I compared it with the Tamron 15-30 VC (a very good astrophotography lens). The lens would still be my favorite due to a larger maximum aperture & less vignette, but in terms of the actual comatic aberrations there isn’t a big difference between the two.

So, while I wouldn’t personally choose a lens with a maximum aperture of f/4 primarily for astrophotography, I see no reason with this lens couldn’t be used for this purpose. Viewed “globally” the kết thúc results are quite nice.

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Distortion Results:

I did a direct distortion comparison with the Laowa 12mm f/2.8 Zero D lens. The “Zero D” stands for Zero Distortion, so unsurprisingly the Laowa is a very svào performer when it comes khổng lồ having extremely low levels of actual distortion (see my Đánh Giá here). The Laowa is the better performer, but the difference is surprisingly marginal.

In head to head comparisons I found the differences in barrel distortion to lớn be subtle at best, which means that the 12-24 ART is definitely ahead of the new Canon 16-35milimet f/2.8L III or the Tamron SPhường 15-30mm f/2.8 VC in this regard. Even without correction (there is no protệp tin for this lens yet) I see little to lớn object to lớn in field use.

It is key khổng lồ understvà that any wide angle lens will produce a keystone (perspective sầu distortion) if the sensor is angled in relation khổng lồ the subject. If you tilt the camera and compose with your subject cthua kém the frame you can get some very weird results (see this lovely portrait below).

This isn’t the same as barrel distortion, however, và can be managed by the way that you compose. If the sensor (camera) is màn chơi with the subject you should get nice results with this lens.

I shot a small bathroom to lớn see how the lens would work in architectural situations. The advantage to lớn the Sigma is that as a zoom you have different framing options. 12mm is really, really wide, and in very small spaces (like this bathroom), having a very wide framing is advantageous because it allows you to fit the whole room in. In bigger spaces you might really thua kém a sense of the details by being so far “removed” from them, so zooming in & framing a little tighter is a nice option.

As always, I recommover that you take a look at the image gallery here to see more real world results.


Autofocus is always a point of cthua trận attention for me when reviewing any lens, but particularly Sigma lenses due khổng lồ havinghad a number of issues with focus inconsistency during previous đánh giá. Sigma has touted revised HSM motors with one third more torque in both this lens và the 85mm f/1.4 ART, which I had better focus success with than any ART lens previously (particularly with using the center group). Now, to lớn be fair, a lens like the 12-24 ART has very, very little ức chế on autofocus accuracy. Its whole focal range is either extremely wide or moderately wide (12-24mm). Then thereis the smallish maximum aperture of f/4, so if you are focusing at a distance of10 feet the depth of field is already infinite from 2.82 feet to infinity. In other words, it is very easy for everything to be in focus all the time, and that is pretty much what my experience has been.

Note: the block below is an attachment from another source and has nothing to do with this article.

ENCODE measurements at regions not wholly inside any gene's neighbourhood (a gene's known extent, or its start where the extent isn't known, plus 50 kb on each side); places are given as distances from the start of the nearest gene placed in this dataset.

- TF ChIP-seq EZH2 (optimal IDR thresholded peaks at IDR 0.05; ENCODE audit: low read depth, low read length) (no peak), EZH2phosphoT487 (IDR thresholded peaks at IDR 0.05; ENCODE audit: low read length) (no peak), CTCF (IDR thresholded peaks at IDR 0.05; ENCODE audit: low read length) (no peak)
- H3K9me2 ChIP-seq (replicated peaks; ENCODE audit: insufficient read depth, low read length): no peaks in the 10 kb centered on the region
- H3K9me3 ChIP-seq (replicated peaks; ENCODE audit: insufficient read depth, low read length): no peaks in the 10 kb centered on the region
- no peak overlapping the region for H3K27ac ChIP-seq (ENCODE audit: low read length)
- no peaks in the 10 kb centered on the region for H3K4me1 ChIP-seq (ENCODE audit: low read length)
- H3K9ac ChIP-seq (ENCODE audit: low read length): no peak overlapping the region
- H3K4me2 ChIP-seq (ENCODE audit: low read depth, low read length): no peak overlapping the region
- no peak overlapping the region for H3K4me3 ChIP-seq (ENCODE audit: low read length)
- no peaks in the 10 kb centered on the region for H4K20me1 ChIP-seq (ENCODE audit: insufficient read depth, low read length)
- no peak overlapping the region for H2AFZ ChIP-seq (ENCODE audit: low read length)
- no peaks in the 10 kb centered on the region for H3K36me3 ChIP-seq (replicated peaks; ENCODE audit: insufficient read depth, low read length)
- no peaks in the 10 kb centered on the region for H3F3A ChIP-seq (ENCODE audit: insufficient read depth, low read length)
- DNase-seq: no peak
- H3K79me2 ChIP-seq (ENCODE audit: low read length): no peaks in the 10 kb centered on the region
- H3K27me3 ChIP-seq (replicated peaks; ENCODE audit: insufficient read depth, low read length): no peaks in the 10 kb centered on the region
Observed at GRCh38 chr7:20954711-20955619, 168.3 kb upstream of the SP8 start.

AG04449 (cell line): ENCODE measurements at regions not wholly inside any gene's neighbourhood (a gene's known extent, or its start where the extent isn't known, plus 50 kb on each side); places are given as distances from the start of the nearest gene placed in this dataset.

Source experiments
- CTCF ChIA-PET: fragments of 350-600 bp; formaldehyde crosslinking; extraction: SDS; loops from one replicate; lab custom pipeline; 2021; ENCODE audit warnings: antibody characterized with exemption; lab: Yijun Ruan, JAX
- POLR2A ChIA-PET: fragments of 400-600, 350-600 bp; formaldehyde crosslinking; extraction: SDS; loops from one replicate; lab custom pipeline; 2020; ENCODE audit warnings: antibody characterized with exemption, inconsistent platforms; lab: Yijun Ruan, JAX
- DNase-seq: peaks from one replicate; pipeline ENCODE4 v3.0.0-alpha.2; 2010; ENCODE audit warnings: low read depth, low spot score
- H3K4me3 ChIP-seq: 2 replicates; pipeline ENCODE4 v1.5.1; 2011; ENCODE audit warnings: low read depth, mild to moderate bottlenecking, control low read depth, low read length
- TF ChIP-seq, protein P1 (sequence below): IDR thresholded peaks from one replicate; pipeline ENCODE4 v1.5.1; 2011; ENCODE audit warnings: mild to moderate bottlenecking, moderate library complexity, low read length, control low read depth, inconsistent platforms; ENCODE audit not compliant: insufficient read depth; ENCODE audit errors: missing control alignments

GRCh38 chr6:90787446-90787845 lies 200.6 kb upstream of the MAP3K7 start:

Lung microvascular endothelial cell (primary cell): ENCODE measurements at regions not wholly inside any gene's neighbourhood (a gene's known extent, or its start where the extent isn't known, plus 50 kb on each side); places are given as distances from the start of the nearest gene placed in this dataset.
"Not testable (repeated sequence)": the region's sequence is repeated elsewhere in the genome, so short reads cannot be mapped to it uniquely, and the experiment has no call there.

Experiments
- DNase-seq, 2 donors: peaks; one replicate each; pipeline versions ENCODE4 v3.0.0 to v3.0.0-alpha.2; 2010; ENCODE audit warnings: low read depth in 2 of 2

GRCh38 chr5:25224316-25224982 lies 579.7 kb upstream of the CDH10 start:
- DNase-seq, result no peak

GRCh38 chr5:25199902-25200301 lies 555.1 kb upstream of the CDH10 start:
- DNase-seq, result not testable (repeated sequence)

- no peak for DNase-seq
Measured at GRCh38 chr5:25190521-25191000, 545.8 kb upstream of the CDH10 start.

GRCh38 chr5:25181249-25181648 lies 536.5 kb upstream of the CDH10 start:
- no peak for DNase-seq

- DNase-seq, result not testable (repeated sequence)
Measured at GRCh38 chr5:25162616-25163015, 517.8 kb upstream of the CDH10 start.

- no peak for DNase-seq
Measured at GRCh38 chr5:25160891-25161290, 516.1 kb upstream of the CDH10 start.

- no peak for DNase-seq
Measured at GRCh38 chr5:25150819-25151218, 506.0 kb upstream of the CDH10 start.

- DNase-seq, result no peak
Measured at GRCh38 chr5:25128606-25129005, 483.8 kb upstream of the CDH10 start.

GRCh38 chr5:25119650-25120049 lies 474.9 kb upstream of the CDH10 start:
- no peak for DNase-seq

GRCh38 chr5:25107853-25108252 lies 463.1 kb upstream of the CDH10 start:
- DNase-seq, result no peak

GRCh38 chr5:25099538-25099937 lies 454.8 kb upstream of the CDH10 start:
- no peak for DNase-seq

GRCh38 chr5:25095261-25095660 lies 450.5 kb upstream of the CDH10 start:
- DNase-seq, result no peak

You can focus down closely lớn 9.45″/24cm & have sầu pretty decent reproduction ratio of 0.20x.

You can even create a little bokeh with the lens, but the situations will be fairly rare for this.

Some reviewers have sầu reported an issue with focus shift (cameras focus with the lens wide open và then stop down to the premix aperture when the shutter closes). In most cases accurate focus at the more demanding maximum aperture equals accurate focus at smaller apertures. But in some lenses there is an aberration where wide open focus does not equal correct focus at other apertures (the focus shifts). The kết thúc result is that everything should be in focus, but isn’t. It would take a major amount of focus shift to lớn be evident in the real world with a lens lượt thích this, and I personally did not really witness that. Yes, I had a few images that I thought should be in focus but weren’t, but it didn’t happen often enough for me khổng lồ observe a pattern of poor behavior… & you always have a few misfires in the real world when you shoot a lot in varying conditions.